Don’t allow your workplace to be bugged by fear and prejudice
Monday, January 4, 2016/
A recent incident gave me a glimpse of what divides us in our workplaces, as well as in wider society.
My grandkids (five and eight) were enjoying a kids’ dinner served on skewers at a Melbourne cafe on a warm summer’s evening – a new year’s treat.
A huge beetle was flying nearby and at first the family thought it was a bird. It suddenly flew close to the kids and my daughter said it was a beetle.
My grandson wanted to run away but was trapped by an outdoor cafe barricade. He jumped up on his chair, screaming and waving his skewer, stabbing the air like a sword, trying to defend himself from the threat.
He became hysterical, his little sister then got upset too. He sobbed in my daughter’s arms after she rescued him and she asked the boy: “Why were you so upset, it was just a beetle?” And he said “because I don’t know anything about beetles”.
I wonder how many of us FEAR people and cultures PRE-JUDGING that this person or that group are not good or might do us harm, when in fact we really KNOW NOTHING about them.
Fear and racism go hand in hand, so what can we do about it?
1. Research and become wise
Having identified in yourself a fear of a species or a culture, or recognisng a dislike or negative judgment without knowledge, or a tendency to avoid or exclude certain people, it is time to become smarter and wiser, by learning. Instead of making uninformed comments, sounding stupid or acting ignorant, we should all make effort to learn new things instead and share knowledge. My grandson is now learning everything he can about beetles.
2. Don’t be passive if you see someone being treated badly at work
Speak up for others. Don’t accept racist comments or jokes, which many people often don’t realise are hurtful or inappropriate. Explain why it is a problem and how it can be perceived.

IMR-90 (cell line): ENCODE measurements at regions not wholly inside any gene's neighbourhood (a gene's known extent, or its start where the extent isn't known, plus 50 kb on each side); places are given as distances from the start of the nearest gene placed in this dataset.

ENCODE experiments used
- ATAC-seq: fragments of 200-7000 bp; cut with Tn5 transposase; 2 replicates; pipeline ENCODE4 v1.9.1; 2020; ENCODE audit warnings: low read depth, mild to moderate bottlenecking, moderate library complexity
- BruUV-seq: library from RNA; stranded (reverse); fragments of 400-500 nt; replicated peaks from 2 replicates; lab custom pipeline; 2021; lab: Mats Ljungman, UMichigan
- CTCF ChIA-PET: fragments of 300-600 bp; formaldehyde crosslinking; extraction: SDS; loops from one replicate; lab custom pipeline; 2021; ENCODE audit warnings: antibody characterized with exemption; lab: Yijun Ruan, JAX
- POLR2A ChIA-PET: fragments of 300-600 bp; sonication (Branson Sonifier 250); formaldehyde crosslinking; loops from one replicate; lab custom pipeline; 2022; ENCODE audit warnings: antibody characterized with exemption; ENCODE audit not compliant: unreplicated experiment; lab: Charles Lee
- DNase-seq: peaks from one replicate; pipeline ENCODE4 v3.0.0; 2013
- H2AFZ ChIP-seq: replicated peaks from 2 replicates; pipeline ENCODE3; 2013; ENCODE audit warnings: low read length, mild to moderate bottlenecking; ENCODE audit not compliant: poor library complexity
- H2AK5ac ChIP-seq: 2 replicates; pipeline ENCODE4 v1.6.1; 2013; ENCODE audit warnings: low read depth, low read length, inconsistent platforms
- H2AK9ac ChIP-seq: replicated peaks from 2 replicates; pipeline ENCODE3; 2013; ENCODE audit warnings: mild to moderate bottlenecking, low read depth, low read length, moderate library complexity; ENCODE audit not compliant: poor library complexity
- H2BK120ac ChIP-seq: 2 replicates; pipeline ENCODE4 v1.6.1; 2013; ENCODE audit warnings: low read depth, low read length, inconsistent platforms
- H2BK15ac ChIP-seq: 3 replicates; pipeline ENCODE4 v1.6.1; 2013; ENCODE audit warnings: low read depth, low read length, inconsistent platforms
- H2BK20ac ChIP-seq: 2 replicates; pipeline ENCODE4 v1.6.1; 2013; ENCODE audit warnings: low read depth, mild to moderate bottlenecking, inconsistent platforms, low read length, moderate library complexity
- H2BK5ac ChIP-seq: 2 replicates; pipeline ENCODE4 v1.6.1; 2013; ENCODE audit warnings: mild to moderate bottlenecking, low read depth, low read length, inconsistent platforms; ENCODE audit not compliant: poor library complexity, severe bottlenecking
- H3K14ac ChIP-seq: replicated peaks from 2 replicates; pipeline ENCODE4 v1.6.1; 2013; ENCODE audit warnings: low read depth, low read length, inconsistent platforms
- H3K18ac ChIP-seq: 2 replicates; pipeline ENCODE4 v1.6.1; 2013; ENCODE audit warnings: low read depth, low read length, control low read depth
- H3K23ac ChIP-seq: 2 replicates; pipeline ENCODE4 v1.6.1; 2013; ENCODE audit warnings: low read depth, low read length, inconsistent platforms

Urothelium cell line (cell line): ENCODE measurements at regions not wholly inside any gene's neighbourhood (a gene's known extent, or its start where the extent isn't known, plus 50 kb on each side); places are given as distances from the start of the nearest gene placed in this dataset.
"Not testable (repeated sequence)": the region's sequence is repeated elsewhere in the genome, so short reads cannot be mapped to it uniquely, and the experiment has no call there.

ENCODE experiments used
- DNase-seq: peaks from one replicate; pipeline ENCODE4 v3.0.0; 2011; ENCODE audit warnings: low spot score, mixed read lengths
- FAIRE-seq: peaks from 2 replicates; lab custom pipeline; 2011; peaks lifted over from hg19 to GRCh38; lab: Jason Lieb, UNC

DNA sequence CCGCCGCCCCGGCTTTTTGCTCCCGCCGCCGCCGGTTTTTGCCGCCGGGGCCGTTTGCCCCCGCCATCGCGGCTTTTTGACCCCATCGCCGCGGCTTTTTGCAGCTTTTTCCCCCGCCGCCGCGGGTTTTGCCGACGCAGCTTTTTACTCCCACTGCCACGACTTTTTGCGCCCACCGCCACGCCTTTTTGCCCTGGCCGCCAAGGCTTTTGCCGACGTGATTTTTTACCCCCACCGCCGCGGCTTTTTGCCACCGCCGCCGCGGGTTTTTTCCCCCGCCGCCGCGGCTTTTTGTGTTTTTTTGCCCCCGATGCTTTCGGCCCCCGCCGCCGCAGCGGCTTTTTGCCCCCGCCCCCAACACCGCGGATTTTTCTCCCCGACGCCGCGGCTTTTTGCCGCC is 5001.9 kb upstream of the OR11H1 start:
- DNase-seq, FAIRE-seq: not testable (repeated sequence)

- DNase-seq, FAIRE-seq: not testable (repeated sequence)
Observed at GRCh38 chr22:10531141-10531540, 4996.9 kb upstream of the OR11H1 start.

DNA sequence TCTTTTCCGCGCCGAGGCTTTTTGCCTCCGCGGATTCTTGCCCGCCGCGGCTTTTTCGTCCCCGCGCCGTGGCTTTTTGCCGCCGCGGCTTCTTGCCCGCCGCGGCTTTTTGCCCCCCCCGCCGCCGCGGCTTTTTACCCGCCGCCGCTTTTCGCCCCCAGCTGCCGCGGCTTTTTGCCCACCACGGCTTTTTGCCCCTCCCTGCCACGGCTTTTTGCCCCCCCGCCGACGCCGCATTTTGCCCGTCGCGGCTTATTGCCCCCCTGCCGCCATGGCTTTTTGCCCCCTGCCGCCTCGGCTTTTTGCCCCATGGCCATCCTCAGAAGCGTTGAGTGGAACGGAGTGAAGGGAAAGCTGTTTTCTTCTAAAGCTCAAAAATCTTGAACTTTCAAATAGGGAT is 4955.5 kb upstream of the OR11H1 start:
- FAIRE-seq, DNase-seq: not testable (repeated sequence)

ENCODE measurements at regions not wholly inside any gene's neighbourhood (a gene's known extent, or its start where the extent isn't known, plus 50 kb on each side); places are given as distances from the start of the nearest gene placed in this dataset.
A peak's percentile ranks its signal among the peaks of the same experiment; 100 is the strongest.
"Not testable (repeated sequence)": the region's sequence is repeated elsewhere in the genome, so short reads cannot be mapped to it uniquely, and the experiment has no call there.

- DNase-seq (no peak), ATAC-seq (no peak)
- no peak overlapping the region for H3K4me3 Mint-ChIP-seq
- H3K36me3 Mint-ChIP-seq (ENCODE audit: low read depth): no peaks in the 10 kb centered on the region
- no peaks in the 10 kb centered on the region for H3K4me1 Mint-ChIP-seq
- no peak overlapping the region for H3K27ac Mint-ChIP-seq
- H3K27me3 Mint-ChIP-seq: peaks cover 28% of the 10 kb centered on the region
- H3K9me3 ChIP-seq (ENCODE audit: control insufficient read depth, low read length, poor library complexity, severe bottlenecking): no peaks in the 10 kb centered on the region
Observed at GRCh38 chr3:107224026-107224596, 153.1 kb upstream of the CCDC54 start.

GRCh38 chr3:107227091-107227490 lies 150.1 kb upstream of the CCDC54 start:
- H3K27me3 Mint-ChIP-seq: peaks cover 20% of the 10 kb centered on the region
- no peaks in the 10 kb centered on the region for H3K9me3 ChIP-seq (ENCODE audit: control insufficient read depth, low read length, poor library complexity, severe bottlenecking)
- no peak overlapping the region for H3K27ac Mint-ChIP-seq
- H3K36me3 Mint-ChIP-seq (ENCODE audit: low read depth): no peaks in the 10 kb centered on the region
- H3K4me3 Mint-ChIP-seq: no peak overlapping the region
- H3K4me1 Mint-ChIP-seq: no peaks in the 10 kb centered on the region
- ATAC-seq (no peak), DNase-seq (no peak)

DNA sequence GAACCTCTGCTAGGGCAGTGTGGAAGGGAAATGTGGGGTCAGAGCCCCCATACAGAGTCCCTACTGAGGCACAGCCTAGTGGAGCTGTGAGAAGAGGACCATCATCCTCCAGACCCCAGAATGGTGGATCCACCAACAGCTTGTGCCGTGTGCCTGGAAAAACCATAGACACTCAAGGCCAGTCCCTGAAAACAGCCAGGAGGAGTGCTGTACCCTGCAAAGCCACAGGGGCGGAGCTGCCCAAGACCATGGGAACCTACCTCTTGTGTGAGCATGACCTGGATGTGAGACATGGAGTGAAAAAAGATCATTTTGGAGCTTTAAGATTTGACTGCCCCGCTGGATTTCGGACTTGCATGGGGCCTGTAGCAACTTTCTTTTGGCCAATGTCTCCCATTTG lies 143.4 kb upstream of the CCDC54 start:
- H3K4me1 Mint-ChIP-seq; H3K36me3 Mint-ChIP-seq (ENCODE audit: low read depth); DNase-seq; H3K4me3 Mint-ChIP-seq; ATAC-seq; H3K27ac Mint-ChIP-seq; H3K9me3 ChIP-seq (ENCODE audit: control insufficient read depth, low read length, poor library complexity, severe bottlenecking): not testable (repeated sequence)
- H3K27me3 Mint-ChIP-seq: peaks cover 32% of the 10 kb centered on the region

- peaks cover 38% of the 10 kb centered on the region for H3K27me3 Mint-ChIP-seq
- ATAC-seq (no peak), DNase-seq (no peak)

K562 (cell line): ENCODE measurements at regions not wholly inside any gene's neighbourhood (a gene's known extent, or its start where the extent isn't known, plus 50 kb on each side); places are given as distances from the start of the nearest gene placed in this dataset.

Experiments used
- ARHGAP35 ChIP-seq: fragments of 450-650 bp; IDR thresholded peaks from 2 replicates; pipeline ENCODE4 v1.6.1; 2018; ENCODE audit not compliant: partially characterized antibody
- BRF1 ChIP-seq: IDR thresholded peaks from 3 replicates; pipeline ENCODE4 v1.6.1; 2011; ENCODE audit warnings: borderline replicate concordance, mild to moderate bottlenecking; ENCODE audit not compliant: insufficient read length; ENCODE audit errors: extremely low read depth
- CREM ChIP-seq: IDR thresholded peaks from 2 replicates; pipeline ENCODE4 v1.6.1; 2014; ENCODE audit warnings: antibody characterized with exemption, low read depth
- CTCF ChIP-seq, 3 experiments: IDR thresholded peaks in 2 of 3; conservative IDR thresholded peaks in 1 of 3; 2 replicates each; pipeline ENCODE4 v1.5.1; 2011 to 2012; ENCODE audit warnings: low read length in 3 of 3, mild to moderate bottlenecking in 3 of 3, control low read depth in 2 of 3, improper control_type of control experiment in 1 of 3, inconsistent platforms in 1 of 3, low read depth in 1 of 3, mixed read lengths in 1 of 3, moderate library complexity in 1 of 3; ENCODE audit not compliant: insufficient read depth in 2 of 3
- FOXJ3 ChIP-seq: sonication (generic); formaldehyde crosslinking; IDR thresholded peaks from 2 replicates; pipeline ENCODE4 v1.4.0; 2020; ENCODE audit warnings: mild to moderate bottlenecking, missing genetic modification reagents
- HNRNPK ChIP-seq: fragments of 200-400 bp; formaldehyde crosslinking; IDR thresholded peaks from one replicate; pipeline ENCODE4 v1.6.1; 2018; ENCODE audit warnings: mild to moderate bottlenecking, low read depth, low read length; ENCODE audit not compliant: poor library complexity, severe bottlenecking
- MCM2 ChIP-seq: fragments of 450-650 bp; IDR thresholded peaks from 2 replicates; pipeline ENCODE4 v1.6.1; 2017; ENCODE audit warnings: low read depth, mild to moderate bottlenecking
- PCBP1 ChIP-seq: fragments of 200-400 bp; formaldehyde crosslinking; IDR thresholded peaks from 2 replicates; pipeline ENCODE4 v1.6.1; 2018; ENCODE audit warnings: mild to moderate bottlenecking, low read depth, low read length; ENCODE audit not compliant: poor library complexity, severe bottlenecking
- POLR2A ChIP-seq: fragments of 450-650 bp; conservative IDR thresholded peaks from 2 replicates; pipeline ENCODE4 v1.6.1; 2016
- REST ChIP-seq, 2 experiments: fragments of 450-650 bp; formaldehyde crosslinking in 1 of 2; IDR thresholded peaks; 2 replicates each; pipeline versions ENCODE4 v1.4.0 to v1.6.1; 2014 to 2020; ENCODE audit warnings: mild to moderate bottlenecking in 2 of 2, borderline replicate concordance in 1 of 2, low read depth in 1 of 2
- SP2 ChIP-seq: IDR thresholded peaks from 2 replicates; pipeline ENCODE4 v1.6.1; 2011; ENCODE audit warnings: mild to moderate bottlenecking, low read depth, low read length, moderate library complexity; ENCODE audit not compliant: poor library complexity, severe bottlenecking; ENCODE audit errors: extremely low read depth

When someone is upset talk to them, hear how they feel, have empathy and caring ad imagine how you would feel in that case.
3. Instigate team conversations about mutual respect for others in the team
Discuss what respect means. Talk about how it is not just about rude remark, but is also about ignoring, excluding or avoiding people. Create a code of conduct – ground rules – for your team and discuss consequences for not sticking to the agreed behaviours. Maybe share where you all can go wrong, how you have some learned behaviours… and what needs to change. Discuss books and articles that promote non-racism. Discover the things that make everyone special by developing a deeper understanding about each other by asking interesting questions, sharing stories of culture etc.
4. Be proud
Tell others about how your workplace cares and what you have done to develop awareness and knowledge, and how the respect within the team is growing as a result. Continue to find new understanding and appreciation. Be a role model for peace, harmony and team co-operation. Be proud of being a person, a team and an organisation that truly cares about everyone.
Now – stare at the beetle and see an amazing creature… and think about what you need to improve and how knowledge and understanding breaks down fear, resentment and hatred.
Eve Ash is a psychologist, author, filmmaker, public speaker and entrepreneur. She runs Seven Dimensions, a company specialising in training resources for the workplace. See the rest of Eve’s blogs here.
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